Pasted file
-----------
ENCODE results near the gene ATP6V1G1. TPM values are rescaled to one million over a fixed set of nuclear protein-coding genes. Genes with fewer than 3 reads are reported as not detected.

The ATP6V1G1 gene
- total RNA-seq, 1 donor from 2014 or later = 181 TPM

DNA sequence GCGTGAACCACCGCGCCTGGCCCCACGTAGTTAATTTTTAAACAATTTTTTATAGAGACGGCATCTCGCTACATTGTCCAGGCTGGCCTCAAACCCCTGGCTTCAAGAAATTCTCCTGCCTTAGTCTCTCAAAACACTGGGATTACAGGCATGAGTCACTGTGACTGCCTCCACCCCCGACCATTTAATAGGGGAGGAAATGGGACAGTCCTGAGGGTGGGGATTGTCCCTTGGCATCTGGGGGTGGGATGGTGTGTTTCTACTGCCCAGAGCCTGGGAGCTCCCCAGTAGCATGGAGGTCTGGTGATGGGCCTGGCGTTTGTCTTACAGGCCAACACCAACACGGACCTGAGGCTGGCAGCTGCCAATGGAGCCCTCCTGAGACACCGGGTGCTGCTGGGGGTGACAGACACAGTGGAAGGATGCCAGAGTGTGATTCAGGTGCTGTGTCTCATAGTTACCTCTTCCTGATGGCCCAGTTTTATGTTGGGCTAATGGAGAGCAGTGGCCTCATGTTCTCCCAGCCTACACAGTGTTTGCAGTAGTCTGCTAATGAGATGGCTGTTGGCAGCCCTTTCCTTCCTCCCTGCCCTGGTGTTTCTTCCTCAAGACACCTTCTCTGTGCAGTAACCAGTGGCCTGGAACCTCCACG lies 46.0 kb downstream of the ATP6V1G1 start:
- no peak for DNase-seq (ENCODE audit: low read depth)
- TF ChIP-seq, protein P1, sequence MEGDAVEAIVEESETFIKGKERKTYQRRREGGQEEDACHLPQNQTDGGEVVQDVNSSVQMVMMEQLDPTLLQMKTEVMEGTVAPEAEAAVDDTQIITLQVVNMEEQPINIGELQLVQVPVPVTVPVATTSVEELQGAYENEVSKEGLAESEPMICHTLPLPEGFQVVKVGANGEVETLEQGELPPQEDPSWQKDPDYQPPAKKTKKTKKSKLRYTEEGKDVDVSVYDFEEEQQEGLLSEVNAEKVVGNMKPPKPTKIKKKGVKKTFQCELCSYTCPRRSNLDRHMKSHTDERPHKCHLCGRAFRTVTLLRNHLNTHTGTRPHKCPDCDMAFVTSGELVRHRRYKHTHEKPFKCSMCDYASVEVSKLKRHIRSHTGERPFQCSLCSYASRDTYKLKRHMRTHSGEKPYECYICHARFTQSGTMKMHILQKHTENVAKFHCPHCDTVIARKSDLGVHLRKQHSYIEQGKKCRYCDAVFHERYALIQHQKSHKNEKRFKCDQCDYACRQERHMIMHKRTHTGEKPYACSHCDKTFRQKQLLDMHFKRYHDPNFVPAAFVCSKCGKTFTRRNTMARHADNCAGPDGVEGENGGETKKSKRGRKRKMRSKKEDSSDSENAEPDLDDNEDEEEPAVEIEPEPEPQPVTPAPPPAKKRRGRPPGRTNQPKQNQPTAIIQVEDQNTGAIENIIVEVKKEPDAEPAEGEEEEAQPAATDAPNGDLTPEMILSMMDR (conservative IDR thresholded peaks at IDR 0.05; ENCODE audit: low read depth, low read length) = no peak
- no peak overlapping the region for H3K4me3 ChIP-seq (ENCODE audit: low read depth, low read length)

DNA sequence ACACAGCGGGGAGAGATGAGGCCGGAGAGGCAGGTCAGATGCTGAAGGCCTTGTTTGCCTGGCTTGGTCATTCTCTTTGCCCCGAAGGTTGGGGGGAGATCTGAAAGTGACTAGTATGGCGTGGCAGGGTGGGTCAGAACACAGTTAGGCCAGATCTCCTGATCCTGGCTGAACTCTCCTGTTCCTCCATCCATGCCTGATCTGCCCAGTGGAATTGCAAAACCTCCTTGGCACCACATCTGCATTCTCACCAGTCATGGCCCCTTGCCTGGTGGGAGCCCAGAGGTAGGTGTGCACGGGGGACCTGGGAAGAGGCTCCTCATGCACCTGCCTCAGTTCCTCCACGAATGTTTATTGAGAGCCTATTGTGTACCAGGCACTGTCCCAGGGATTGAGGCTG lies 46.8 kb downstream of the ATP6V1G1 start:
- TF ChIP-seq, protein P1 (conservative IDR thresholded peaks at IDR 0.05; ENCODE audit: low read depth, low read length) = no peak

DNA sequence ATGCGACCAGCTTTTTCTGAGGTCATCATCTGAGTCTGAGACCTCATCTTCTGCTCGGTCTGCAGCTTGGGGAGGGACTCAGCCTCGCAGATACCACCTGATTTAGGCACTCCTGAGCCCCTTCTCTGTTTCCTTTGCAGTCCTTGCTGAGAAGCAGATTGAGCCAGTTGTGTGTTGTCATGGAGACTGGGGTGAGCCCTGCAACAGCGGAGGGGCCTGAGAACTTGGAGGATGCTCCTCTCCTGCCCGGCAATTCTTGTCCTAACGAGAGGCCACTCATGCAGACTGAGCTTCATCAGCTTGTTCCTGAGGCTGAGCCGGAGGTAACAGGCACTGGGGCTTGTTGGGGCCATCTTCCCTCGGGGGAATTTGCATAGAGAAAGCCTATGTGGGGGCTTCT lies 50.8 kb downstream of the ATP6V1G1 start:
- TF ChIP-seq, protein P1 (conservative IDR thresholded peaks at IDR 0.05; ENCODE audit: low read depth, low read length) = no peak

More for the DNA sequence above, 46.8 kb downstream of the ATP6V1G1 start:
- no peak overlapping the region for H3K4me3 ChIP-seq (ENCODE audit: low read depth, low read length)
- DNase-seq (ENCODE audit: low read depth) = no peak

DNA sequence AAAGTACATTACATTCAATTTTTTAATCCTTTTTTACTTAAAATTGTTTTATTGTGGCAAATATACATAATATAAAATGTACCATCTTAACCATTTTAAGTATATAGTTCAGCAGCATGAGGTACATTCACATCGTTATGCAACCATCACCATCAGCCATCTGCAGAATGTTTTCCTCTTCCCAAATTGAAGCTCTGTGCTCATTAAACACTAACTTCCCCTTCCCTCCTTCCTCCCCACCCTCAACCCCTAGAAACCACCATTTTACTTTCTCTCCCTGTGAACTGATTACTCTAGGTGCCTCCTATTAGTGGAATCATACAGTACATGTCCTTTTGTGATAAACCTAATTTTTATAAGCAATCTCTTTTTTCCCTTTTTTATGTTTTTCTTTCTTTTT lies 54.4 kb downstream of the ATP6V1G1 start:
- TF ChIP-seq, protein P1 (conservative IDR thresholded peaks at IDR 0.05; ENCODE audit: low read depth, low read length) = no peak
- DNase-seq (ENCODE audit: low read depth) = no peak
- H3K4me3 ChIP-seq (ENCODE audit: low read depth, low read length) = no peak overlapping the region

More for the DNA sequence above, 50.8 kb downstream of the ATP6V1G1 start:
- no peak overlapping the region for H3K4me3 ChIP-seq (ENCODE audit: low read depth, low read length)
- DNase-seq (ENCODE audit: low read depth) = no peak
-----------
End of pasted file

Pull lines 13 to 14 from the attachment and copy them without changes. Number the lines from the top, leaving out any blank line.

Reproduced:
- no peak overlapping the region for H3K4me3 ChIP-seq (ENCODE audit: low read depth, low read length)
- DNase-seq (ENCODE audit: low read depth) = no peak